Losing bout not an option for Shane Cameron

Shane Cameron (left) and his Fight For Life opponent Brian Minto.
Shane Cameron (left) and his Fight For Life opponent Brian Minto.

Shane Cameron pauses to consider the significance Brian Minto poses. He doesn't need long. Falling at the first step in his final crack at the heavyweight division isn't an option tonight.

For him, this Fight for Life is hit or bust.

"I can't lose to this guy," Cameron admits.

"If I do, I'll have to reconsider what I'm going to do. I haven't really thought about it too much, enough to drive me and keep me training hard. If I can't beat Brian Minto there's something wrong."

Indeed, a loss would, essentially, lead to one option. Joseph Parker.

For now, though, that fight is not on Cameron's radar. Not yet. No boxer enters the ring with defeat foremost in mind.

Then again Cameron isn't most fighters. After 12 months out of the ring most would opt for an easy win against a second-rate opponent to build momentum.

At this stage of his career Cameron (29-3) feels he doesn't have that luxury. He wants, and needs, to gain some impetus; to make a statement.

A manufactured path doesn't suit his personality. He's never chosen the easy route. In tough American brawler Minto (38-7) Cameron has plotted a resumption carrying real risks and, with the WBO Oriental title and top 15 ranking on offer, real rewards and recognition.

"Kudos to him for taking a genuine comeback fight," Minto said.

"Most guys will take a tune-up just to get a win. It makes a statement as to where you're at in your career. If you can't win then ... "

David Tua's sudden retirement stuck Cameron. The pair have long formed the backbone of New Zealand boxing. At 36, Cameron is now more conscious than ever of not stagnating.

"It's an important time for me with David retiring," he said.

"David's been a great champion for the New Zealand public longer than me. He's got a massive fan base. I want to try and continue that as long as I can, so I need to win."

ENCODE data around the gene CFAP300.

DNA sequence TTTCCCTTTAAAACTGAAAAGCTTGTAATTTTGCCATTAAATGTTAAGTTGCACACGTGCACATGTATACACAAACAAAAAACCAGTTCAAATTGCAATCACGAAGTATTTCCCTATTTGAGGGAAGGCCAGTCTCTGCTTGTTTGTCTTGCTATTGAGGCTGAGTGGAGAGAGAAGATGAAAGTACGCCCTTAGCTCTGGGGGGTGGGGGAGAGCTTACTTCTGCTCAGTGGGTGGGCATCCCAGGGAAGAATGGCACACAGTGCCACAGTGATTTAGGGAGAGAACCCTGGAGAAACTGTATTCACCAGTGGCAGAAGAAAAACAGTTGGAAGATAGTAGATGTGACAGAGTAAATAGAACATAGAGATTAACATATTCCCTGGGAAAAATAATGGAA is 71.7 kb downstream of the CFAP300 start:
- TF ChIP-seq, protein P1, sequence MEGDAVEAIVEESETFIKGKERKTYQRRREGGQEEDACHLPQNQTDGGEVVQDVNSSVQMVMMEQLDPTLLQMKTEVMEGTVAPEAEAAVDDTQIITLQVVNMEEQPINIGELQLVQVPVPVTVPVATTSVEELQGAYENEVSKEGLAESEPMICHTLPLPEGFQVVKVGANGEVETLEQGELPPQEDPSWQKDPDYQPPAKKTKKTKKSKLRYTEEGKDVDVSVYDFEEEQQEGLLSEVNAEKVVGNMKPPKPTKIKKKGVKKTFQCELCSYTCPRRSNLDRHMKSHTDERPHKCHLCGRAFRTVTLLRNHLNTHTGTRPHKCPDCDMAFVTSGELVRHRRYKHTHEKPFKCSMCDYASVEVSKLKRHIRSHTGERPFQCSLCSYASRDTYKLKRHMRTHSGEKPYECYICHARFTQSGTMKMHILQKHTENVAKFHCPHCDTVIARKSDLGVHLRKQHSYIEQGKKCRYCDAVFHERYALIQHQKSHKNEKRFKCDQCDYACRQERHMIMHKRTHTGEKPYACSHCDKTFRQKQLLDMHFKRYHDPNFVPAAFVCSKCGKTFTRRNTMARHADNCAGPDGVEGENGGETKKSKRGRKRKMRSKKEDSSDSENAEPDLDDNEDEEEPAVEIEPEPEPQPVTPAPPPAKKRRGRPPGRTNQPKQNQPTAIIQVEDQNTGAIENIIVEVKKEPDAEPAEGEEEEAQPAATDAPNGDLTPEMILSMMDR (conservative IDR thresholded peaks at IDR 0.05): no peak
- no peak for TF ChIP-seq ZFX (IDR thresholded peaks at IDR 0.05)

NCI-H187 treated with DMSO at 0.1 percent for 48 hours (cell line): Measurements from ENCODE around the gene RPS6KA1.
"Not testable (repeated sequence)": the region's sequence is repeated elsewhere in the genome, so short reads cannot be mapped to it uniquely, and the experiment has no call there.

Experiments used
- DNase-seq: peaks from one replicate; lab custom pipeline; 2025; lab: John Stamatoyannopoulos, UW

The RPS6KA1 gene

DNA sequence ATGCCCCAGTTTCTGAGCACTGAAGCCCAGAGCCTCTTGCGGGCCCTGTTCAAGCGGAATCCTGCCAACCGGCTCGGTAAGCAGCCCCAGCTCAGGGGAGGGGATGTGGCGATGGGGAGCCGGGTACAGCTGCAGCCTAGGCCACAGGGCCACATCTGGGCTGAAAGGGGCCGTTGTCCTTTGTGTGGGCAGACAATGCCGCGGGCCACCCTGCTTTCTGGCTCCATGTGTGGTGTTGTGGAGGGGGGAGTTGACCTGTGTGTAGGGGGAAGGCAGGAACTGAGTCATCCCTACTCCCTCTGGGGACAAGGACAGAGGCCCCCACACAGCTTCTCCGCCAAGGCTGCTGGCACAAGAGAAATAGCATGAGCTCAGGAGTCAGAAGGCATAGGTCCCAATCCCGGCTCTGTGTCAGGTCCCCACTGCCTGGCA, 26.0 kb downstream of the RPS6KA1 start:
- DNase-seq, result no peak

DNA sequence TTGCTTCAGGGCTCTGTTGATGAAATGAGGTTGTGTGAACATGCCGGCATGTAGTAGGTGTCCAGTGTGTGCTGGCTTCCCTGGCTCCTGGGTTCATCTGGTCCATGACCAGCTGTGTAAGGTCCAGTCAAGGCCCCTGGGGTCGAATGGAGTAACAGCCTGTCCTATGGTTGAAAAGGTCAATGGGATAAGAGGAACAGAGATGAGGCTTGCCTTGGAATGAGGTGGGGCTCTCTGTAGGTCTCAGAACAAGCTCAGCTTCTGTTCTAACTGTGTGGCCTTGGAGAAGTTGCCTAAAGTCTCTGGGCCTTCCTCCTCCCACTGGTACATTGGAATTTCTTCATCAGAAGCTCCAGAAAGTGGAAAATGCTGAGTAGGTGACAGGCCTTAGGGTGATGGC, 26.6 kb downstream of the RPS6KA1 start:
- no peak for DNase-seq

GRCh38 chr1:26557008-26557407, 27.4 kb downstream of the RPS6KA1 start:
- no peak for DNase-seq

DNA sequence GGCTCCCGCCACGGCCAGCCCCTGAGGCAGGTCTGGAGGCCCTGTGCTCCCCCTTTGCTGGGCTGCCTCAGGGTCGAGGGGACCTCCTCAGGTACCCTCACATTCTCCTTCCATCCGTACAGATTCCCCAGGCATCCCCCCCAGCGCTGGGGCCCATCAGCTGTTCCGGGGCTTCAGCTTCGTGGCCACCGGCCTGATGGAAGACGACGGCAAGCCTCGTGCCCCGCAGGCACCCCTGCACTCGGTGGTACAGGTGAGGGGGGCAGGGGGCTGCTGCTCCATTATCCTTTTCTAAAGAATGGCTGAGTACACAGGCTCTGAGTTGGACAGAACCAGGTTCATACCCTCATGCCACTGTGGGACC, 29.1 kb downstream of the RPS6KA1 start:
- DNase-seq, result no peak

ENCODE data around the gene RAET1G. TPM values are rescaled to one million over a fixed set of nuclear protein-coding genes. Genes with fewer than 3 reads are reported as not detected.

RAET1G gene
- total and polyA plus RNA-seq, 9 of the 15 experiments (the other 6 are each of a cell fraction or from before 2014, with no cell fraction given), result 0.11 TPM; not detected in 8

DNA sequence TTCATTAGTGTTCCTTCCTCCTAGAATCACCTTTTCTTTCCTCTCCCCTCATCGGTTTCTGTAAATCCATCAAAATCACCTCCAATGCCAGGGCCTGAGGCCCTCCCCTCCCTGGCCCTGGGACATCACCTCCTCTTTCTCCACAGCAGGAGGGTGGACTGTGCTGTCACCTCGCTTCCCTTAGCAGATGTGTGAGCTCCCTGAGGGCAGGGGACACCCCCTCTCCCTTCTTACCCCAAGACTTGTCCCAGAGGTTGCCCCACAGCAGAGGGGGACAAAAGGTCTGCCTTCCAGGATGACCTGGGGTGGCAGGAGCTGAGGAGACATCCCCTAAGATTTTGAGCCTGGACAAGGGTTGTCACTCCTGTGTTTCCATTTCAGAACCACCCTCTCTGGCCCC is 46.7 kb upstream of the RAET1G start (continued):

While he comes off a cruiserweight world title loss to Danny Green, many forget Cameron's last performance in the division of giants was his best.

Monte Barrett, the American who crippled Tua's career, lay on the canvas for over a minute after Cameron's thundering right hand.

There were other, bigger opportunities to fight at cruiserweight. But here, at 99kg, Cameron feels mobile, strong and fast. This is just the second time he's fought at his natural weight. Here is most comfortable.
"I don't care if Brian was six-foot-eight, I'd still be the same weight."

Plenty has been made of Cameron's ring rust. Little of the fact he never stopped training in cross fit sessions at his Birkenhead gym.

Eight weeks ago when he slipped back into sparring - four weeks earlier than a normal camp - rust was evident. Shots were taken in order to regain timing, get his eye in and stabilise defence.

"They seem to think me being out of the ring will play into their hands," he said.

"I don't believe that. After a couple of weeks I was back in my stride."

Minto presents no surprises. He'll come at Cameron from the opening bell.

"I don't believe this fight will go the distance," Minto said. "Be prepared for a good battle."

That aggressive approach also offers openings. If Cameron can be patient and time his counter punches, his career should not falter in the face of fury.

"I don't have to chase the guy around," he said. "At the same time I need to manage how he comes forward. We've got a fight plan in place to deal with that. He can make any good fighter look average. I'm fully prepared for whatever he brings. It was time to get back into it. I couldn't wait any longer."

Fairfax Media